Ben Lehner, group leader of the Genetic Systems laboratory at the EMBL-CRG Systems Biology Programme, ICREA research profesor and AXA professor of risk prediction in age-related diseases, has been awarded EMBO Gold Medal 2016. The EMBO Gold Medal, endowed with 10,000 Euro, is awarded annually to young scientists for outstanding contributions to the life sciences in Europe. By awarding the EMBO Gold Medal, EMBO wishes to acknowledge and highlight some of the remarkable achievements of young group leaders, who play a major role in building a strong research environment. Ben Lehner received the EMBO Gold Medal 2016 for his contributions to understanding the origins of phenotypic diversity in development and evolution. “Ben Lehner has impressed the award committee with a very broad research interest,

ranging from the genetics of cancer, to evolution, circadian oscillations, and the dynamics of gene expression networks,” commented Maria Leptin, EMBO Director. His research showed that Australian Email Lists phenotypic diversity can be explained not only by genetics and environmental conditions but also by stochastic variances in gene expression. He then explored other aspects on genotype-phenotype relations, which lead him to studies such as the one showing that genome regions with higher gene expression levels have lower mutation rates, which can be crucial for understanding how different cancers occur. Richard Benton from the University of Lausanne was also awarded the Gold Medal this year for his work on olfactory perception in insects. The award ceremony will take place on September 11, 2016,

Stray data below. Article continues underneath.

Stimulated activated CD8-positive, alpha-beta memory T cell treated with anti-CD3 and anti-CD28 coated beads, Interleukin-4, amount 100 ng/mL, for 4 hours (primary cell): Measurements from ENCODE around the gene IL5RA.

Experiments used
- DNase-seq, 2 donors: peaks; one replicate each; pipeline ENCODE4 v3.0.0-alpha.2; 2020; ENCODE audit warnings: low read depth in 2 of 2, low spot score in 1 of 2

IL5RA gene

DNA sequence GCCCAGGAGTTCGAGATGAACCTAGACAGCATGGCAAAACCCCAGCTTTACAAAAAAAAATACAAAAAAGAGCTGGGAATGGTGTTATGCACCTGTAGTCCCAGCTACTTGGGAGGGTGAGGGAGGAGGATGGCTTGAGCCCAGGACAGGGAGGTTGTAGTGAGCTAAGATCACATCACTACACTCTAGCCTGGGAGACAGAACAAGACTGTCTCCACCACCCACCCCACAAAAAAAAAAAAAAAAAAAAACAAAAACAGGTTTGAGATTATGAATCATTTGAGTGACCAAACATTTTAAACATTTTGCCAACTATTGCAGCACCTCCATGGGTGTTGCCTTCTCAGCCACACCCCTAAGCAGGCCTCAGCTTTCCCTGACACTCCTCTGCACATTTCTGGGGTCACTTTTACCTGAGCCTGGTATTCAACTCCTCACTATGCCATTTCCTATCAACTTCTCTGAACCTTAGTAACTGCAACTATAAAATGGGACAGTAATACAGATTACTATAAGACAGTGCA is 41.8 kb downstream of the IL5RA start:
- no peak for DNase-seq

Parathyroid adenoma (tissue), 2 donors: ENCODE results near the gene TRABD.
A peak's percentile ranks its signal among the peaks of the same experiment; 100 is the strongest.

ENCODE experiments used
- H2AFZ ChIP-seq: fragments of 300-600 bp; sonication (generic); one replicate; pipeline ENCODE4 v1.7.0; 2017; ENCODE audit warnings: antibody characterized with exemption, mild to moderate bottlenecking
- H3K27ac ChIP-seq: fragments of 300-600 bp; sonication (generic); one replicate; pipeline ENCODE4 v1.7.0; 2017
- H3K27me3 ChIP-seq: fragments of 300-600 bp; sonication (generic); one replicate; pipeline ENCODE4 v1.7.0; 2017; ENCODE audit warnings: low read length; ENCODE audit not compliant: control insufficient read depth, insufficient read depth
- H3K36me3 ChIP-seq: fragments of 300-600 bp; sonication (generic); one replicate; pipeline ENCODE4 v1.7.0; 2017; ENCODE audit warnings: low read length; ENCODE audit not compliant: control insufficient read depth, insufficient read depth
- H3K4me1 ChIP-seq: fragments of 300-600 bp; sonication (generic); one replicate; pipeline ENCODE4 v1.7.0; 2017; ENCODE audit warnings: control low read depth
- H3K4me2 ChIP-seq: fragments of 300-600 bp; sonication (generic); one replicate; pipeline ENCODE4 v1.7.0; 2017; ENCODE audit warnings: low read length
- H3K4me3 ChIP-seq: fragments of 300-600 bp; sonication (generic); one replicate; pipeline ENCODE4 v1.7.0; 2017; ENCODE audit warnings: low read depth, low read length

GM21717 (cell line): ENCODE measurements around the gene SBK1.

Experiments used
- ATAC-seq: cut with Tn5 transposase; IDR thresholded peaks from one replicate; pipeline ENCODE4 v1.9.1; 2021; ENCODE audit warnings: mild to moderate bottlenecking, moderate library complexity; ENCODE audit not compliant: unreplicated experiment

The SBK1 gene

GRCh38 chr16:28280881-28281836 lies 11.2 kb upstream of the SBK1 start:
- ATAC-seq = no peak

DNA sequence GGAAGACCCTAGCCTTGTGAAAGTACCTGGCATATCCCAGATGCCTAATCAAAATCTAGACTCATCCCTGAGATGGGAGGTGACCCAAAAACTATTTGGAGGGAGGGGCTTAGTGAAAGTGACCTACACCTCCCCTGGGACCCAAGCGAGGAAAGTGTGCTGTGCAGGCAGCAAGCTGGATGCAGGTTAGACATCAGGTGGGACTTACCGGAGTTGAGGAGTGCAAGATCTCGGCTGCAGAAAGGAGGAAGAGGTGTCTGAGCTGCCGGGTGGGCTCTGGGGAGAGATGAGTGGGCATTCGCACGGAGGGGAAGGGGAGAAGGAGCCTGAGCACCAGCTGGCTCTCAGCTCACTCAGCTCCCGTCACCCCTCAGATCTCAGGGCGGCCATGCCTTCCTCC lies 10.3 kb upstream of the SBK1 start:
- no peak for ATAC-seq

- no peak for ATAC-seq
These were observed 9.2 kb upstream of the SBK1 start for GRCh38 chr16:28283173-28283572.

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at the opening session of The EMBO Meeting in Mannheim, Germany. Please, find more information about the EMBO Gold Medal 2016 at the official press release from EMBO here. About Ben Lehner Ben Lehner received his PhD from the University of Cambridge in 2004. He did his post-doctoral research in the group of Andrew Fraser at The Wellcome Trust Sanger Institute. In 2006, he moved to the Centre for Genomic Regulation (CRG) in Barcelona, where he became a group leader at the EMBL-CRG Systems Biology Research Unit. He has been named ICREA Research Professor in 2009 and AXA Professor of risk prediction in age-related diseases in 2014. He has received, amongst others, the Eppendorf Prize for Young European Investigators (2013) and the Liliane Bettencourt Prize for Life Sciences (2016),

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